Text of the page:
Prosecutors pressed Barrows to plead guilty in exchange for a lighter sentence and fine. However, regardless of her plea, the fine would remain substantial—possibly fifty thousand dollars (which Barrows did not have)—and she would receive some jail time or probation. Her defense announced its intention to go to trial in an attempt to force the prosecution to liberalize its plea offer, which it did not do. The case went to the grand jury, which handed down its indictment just before Christmas, 1984, charging Barrows with promoting prostitution in the third degree.

Barrows’s defense had five components: First, it exposed the double standard of a criminal justice system that prosecutes women who provide escorts for hire but seldom prosecutes the men (johns) who pay for the service. Defense attorneys in the Barrows case hinted to the prosecution that they would read the list of prominent men who purchased services from Cachet to the jury in open court. Second, the defense argued that selective prosecution also was applied to the charge of promoting prostitution. Among those who run escort services and brothels, women tend to be prosecuted while men are seldom prosecuted.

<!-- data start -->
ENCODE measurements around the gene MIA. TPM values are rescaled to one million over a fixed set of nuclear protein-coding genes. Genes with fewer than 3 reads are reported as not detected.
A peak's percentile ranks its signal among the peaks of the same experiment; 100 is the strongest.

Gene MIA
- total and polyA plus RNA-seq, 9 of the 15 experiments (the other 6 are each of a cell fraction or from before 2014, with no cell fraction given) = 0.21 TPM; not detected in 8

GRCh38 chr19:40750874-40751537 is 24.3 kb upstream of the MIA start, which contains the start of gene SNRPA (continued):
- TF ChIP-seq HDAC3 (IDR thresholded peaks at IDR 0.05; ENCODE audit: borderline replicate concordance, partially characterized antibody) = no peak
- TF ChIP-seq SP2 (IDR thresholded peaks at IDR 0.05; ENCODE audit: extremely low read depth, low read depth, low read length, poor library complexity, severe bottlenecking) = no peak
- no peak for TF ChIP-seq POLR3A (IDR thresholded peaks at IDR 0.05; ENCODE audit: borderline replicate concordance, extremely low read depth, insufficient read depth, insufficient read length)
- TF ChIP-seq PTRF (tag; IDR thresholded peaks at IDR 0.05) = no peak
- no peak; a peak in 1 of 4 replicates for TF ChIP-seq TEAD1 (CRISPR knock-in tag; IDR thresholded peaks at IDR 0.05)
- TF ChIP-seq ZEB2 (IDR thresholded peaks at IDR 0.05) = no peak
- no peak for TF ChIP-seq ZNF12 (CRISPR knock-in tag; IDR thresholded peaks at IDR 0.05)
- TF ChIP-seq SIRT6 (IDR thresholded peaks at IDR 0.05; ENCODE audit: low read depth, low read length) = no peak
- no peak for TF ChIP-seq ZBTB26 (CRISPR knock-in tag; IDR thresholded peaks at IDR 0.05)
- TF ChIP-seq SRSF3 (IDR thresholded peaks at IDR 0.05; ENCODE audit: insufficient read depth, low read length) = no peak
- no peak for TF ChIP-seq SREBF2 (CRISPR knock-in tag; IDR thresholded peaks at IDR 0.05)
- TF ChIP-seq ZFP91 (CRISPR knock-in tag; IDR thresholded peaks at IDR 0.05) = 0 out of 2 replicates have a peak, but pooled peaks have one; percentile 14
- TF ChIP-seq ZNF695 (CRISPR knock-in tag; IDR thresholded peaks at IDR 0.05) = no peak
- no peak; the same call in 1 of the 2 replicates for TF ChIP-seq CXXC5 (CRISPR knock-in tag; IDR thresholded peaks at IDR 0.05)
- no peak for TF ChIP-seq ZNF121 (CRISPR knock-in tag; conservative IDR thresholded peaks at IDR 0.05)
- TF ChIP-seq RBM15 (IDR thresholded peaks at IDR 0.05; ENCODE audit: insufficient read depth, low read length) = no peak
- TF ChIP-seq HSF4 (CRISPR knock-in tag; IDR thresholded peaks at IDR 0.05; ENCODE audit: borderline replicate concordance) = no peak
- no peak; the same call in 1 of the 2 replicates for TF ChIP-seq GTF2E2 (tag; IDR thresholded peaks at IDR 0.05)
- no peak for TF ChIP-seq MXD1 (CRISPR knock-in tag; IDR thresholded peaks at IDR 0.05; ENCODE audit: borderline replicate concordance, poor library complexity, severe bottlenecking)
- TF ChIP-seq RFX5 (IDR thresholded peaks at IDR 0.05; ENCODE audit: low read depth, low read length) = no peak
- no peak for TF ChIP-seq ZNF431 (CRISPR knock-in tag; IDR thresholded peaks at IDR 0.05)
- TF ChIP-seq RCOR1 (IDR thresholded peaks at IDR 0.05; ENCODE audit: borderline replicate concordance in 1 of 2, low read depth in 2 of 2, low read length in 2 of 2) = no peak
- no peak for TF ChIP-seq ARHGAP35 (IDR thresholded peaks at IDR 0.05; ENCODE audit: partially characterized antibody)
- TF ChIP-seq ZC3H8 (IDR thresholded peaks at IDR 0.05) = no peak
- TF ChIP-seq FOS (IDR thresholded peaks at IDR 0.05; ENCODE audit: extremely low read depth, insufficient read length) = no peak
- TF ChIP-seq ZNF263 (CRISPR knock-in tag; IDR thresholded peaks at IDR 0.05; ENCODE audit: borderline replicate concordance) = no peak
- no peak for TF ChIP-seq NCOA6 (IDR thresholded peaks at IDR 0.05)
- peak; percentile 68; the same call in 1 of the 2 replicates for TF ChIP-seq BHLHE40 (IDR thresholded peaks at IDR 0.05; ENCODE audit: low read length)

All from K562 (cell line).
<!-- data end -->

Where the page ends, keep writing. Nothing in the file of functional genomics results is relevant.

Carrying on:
Third, the defense illustrated the illogic of the expense of money, time, and labor devoted by authorities in closing Cachet—an expense that exceeded that of other crackdowns on escort services or bordellos. Even the authorities agreed that Cachet was not implicated in acts of violence or drug use and was not associated with organized crime or police Police corruption corruption. Why, the defense asked, the expense for Cachet? Fourth, the defense argued that Barrows ran an escort service, which was not in the business of selling sex; rather, Cachet was paid by men for the young women’s time.

Fifth, the defense challenged the validity of analyses of Barrows’s handwriting. Prosecutors attempted to prove that her handwriting matched the writing on documents seized at Cachet. The defense would support handwriting analyses only if Barrows’s handwriting could be picked from ten samples provided to the prosecution experts by the defense. As a result of this demand, the prosecution experts excused themselves from the case.